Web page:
When you mix plaster you should wear an air mask. Plaster is activated by adding water, and it hardens by a catalyst, which is why it gets hot as it hardens. If you breathe in the plaster dust it can get in your lungs, harden, and cause breathing problems.

Thanks Grog, that's important information. I can't remember if Mike the Mold maker was wearing one or not. I wear a mask all the time when I sand or carve clay. MadDogMike, I'm looking forward to this project and so many more, thank you. Swizzle the clay is wet.

When the plaster has hardened about 45 minutes remove the sides.

Another good time for a face mask. Use a rasp to sand the edges.

Peal away the clay but leave the tiki in place.

More soon, Goodnight, Wendy

GROG shouldn't worry his pretty little head, Wendy is so safety conscious that she wears a mask when she opens a new box of masks! :lol: :D :P

You go girl!

So fun to read your journey through this process. Thanks for the great descriptions and pictures.

Mold soap should have been used on the first side of the tiki but is wasn't so you'll see what happens by the end. Cover all the surfaces, plaster and tiki with three coats of mold soap.

When it dries wipe it down so the surface will be even and clump free.

More soon, Wendy

Wendy Very Cool info, mahalo.. I like the way you cut the metal and form the sides around the base there.. I was having a hard time building up the clay around my piece where the part line is, having it out of the box looks so much easier to get the clay even and just where you want it..
Great point on the mask Grog, I gotta start thinking safer... I just get into a hurry sometimes..


The only soft clay that is not removed is at the base. It's for the opening used to pour in the slip.

This plaster is dense and will not break if you hammer hard to separate the halves for the first time.

Since we did not use mold soap on the little tiki before pouring the first half it stuck. We were very lucky that with some prying it came out.

Leave the mold open and let it dry out for a couple of days. Then secure with rubber bands or straps. Pour in the slip. For this small tiki I left the slip sit for 30 minutes then poured out the excess and let it sit over night. It can be opened sooner if it dries and pulls away from the sides.

My favorite tool for all things clay is a sticker remover. It cuts clay easily. I use it to smooth clay too. They can be ordered online in sets of 6.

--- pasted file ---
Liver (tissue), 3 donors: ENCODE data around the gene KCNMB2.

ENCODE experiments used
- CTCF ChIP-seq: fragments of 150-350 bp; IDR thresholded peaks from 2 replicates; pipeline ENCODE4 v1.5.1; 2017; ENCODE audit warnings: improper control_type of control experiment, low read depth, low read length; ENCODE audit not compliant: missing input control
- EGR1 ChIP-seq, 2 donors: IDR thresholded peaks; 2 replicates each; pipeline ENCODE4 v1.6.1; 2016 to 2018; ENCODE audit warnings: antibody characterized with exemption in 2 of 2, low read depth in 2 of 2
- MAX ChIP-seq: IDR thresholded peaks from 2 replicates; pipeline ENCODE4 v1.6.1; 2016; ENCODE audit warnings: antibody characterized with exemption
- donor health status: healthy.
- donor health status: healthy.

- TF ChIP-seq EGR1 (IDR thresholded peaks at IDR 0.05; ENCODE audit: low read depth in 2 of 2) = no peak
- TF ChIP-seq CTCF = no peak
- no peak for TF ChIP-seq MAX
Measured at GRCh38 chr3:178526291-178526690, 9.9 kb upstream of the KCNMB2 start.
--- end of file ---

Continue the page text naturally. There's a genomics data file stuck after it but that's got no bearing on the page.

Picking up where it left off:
As much as I would like to start some projects with this tiki I have others to finish first. As of yesterday I have contracted with Forbidden Island to produce my Tiki Crate mug and statue for their anniversary party in April 2011.

The molds have been produced by Gecko in Hawaii and will ship here Wednesday.

Nope that's not Gecko he's a friend.

I also am working on my Eat Drink and Be Merry mug which will be my next post on this thread. Every one of the mugs will be an artist proof with a different glaze. That is how I will learn about each glaze and under glaze. More photos soon, Wendy

[ Edited by: danlovestikis 2018-03-19 09:11 ]


Thanks so much for posting this step-by-step - you explain each step very clearly.
Can't wait to get one of those FI crate-tiki mugs!

-Trad'r Bill


Just amazing, Wendy - and one of the best threads ever posted!

WOW, Thanks so much Wendy for the all the details. It's great to share tips. It makes us all better! Keep the posts coming...

Wow! so much goes into mold-making
and you just put your head forward and tackle whatever
jumps into your path!
You are a true Art Magellon
exploring and discovering!
and that Tiki Crate mug is detailed and wonderful!
Go Wendy!

Hey men you are making my head spin but in a good way. Thank each one of you for your fun comments. It's been a long time coming but I want to have a thread that is really fun, informative and shows my art like Little Lost tiki and Babalu.
Tonight I have 44 mugs, 2 hula girls, 4 tikis and hundreds of "L,s" bisqueing. I wonder if that's spelled right. It takes so long to get there but next up I get to play with glazing. I'm super excited to do that.

Kenny, I like your suit, you are such a doll I wish I could have been there for one of your famous hugs.

ebtiki, what a fabulous compliment. I hope I can add more information in the future so that I may be worthy.

Trad'r Bill, I hope to make enough so everyone that wants a Tiki Crate will be able to grab one.

Maui Tiki, you have shown how good you are at glazing on your ornaments/necklaces. I have to live up to that!

Until next time, Wendy

Step by step on the Missionary's Downfall topless hula girl. Dan was my advisor!
She was done with Super Sculpey. I've use it for years and it's fun to have the original to paint and keep. My next project is the Sacramento Crawl ceramic for that I'll use Romo clay which stays soft. The original is destroyed at the end and the clay is reused.